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      Take Out
    Sweet and sour

    NYU film grads Sean Baker and Shih-Ching Tsou do a lot of good things with "Take Out," a low-budget depiction of a Chinese-food delivery slave, although they tack on a needlessly hokey ending.


    It's become a bit of a clichÄ to ooh and aah over how little money was spent on a competent film by an industrious young filmmaker. ("Tarnation's" $218 budget has finally reduced this conversation to self-parody, and hopefully signals its death knell.) There's no question, though, that new technologies have radically democratized the filmmaking process. With "Take Out," Sean Baker and Shih-Ching Tsou, fresh out of NYU film school, have crafted a smart, emotionally affecting film that makes their low-tech approach feel more like an aesthetic choice than a function of limited resources. As it's made its way around the festival circuit, "Take Out" has drawn more than one comparison with Italian neo-realist films like "The Bicycle Thief," and these comparisons are, for the most part, well-deserved.

    Written and directed by: Sean Baker, Tsou Shih-Ching.
    Cast: Charles Jang, Yu Jeng-Hua, Lee Wang-Thye, Justin Wan, Jeff Huang.
    Cinematography: Sean Baker.
    Edited by: Sean Baker, Tsou Shih-Ching.

    Related links: Official site
    Hawaii Film Festival 2004
    • Overview

    • Baytong
    • Clean
    • In the Realm of the Unreal
    • South of the Clouds
      • Steamboy
    • Take Out
    • Tarnation

    • Official site
    "Take Out" follows Ming Ding (Charles Jang) over the course of a day during which he must raise a significant amount of money in order to make a payment to the loan sharks who helped finance his trip to America. His only source of income is the tip money he receives delivering Chinese food to New Yorkers on Manhattan's Upper West Side. Baker and Tsou conducted interviews with New York illegals and spent a significant amount of time observing the action in the storefront restaurant where they shot the film. Their research pays off by imbuing a story that might otherwise descend (more often) into hackneyed sentimentalism with a documentary sense that is enhanced by the on-the-run quality of their video footage.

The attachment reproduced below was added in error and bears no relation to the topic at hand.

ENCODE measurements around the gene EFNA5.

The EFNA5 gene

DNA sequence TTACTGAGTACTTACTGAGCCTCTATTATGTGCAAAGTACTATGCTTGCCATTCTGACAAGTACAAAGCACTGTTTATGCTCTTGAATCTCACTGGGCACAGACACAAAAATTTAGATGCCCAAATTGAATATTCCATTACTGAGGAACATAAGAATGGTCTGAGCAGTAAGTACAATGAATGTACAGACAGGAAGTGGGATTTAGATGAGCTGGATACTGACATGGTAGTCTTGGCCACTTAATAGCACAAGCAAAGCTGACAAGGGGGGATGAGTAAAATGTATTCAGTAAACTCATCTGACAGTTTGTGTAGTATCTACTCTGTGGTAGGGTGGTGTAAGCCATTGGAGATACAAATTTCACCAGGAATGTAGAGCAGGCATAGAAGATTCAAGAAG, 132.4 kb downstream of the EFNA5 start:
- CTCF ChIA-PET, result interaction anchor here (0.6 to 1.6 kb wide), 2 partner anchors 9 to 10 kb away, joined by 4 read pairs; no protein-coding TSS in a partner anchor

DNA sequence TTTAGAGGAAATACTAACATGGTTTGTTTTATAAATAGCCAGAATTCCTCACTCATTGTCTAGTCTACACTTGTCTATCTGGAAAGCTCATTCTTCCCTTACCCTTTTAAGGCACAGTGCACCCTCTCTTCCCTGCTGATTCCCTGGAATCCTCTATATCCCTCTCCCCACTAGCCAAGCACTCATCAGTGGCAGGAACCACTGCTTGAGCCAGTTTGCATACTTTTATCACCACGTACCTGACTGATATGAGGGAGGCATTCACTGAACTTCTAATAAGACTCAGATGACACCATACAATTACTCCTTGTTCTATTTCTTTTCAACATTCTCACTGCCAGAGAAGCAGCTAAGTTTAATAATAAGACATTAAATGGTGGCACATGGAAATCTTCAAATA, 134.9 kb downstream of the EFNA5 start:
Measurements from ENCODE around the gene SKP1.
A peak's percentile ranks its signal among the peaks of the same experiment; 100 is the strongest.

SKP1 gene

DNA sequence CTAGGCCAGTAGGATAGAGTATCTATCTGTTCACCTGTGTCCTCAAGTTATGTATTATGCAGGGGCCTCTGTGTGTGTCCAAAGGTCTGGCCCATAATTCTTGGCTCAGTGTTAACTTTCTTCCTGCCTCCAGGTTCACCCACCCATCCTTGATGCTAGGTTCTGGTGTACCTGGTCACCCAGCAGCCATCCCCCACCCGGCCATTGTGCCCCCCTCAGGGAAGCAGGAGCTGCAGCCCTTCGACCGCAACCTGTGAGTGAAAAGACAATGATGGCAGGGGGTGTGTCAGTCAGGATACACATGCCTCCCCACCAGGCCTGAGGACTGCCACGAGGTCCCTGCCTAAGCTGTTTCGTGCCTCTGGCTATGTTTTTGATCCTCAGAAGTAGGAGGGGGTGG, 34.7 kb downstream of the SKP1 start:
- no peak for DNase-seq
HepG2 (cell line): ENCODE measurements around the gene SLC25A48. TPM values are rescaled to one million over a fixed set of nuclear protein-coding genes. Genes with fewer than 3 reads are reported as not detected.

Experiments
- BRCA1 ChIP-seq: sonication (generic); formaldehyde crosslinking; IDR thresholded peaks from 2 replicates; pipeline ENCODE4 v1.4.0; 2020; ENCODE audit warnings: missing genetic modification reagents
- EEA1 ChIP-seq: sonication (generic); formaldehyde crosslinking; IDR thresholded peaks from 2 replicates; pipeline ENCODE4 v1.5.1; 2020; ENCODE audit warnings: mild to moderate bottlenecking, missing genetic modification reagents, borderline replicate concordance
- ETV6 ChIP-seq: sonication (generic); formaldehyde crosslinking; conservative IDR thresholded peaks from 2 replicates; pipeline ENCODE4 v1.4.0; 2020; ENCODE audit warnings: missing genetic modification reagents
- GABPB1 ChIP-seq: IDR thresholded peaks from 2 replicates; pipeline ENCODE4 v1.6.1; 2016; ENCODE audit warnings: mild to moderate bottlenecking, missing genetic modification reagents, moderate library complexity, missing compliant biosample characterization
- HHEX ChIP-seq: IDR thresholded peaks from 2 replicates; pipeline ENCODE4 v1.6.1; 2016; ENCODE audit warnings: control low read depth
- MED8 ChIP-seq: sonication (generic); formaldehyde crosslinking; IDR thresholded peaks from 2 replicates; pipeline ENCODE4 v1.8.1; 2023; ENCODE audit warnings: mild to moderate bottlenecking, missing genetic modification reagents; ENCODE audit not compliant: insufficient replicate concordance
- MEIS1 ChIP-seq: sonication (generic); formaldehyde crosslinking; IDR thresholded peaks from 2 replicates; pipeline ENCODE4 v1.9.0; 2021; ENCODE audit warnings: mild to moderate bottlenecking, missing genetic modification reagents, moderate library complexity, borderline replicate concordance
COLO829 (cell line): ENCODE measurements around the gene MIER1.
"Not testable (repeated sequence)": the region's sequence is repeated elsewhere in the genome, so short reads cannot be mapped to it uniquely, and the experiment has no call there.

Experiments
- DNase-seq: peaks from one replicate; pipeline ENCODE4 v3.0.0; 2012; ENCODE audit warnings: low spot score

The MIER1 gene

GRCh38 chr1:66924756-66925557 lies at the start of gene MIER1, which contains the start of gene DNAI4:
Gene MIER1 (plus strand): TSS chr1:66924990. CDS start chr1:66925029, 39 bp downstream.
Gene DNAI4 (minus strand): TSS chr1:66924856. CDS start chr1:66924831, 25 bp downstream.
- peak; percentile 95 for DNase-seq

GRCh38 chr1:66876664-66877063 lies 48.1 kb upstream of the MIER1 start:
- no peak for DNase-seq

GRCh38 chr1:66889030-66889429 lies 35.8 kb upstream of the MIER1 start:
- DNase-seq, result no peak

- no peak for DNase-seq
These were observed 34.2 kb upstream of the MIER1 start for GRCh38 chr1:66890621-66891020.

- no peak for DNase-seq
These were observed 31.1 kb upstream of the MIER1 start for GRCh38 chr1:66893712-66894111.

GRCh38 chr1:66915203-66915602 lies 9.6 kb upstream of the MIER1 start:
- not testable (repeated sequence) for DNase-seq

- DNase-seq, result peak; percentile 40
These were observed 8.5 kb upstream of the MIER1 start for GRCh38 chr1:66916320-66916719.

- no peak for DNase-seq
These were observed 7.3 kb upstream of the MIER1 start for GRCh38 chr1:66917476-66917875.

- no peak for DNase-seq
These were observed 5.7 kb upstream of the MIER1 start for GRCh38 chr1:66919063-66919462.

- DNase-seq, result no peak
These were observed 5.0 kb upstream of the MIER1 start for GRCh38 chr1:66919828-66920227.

While Ming is the film's protagonist, the most compelling character is Big Sister, played by real-life restaurant manager Lee Wang-Thye. As Baker and Tsou tell it, they were so entranced watching Lee interact with her customers that they asked her to play a role in the film as well. Most of Lee's dialogue was inspired by actual interactions from her professional life and she brings an intelligence, strength and sense of humor to the role that any patron of New York's Chinese takeout restaurants will recognize immediately.

    The film's most successful passages are the relentlessly repetitive sequences of deliveries during which Ming rides his bike through the rain and encounters a wide variety of customers, few of whom are likely to have tipped well. Jang wisely underplays Ming's desperation and mostly allows his face to become an impenetrable mask of isolation and sadness, allowing the audience to read the specific situations into his expressions rather than broadcasting every reaction and working too hard to imbue each moment with "dramatic" pathos. This quiet, subtle performance only enhances the deadening routine of the deliveries. The audience gets tired watching Ming was he gets wetter and wetter and bikes through and around Times Square again and again. His weariness becomes our weariness, which is "Take Out's" greatest achievement.

    This almost existential quality is compromised somewhat by an unnecessarily brutal event towards the end of the film which is immediately followed by an almost saccharine reversal, a sort of deus ex coworker-with-an-ATM-card. While likely inspired by a real event, or series of events, these more traditionally dramatic moments rob the film of its real focus: the terrible boredom and disappointment that greets so many of those who come to the States to build a better life for themselves and better provide for their families.

    NOVEMBER 9, 2004

    Reader comments on Take Out:

  • movie review   from nm, Jun 3, 2008

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